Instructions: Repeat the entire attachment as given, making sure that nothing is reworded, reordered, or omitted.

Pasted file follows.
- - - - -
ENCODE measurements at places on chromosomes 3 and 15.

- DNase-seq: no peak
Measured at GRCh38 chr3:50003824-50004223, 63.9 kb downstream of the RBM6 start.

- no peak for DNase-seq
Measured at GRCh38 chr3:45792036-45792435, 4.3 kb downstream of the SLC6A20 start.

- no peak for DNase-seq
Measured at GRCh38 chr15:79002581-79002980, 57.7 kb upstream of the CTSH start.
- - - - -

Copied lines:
ENCODE measurements at places on chromosomes 3 and 15.

- DNase-seq: no peak
Measured at GRCh38 chr3:50003824-50004223, 63.9 kb downstream of the RBM6 start.

- no peak for DNase-seq
Measured at GRCh38 chr3:45792036-45792435, 4.3 kb downstream of the SLC6A20 start.

- no peak for DNase-seq
Measured at GRCh38 chr15:79002581-79002980, 57.7 kb upstream of the CTSH start.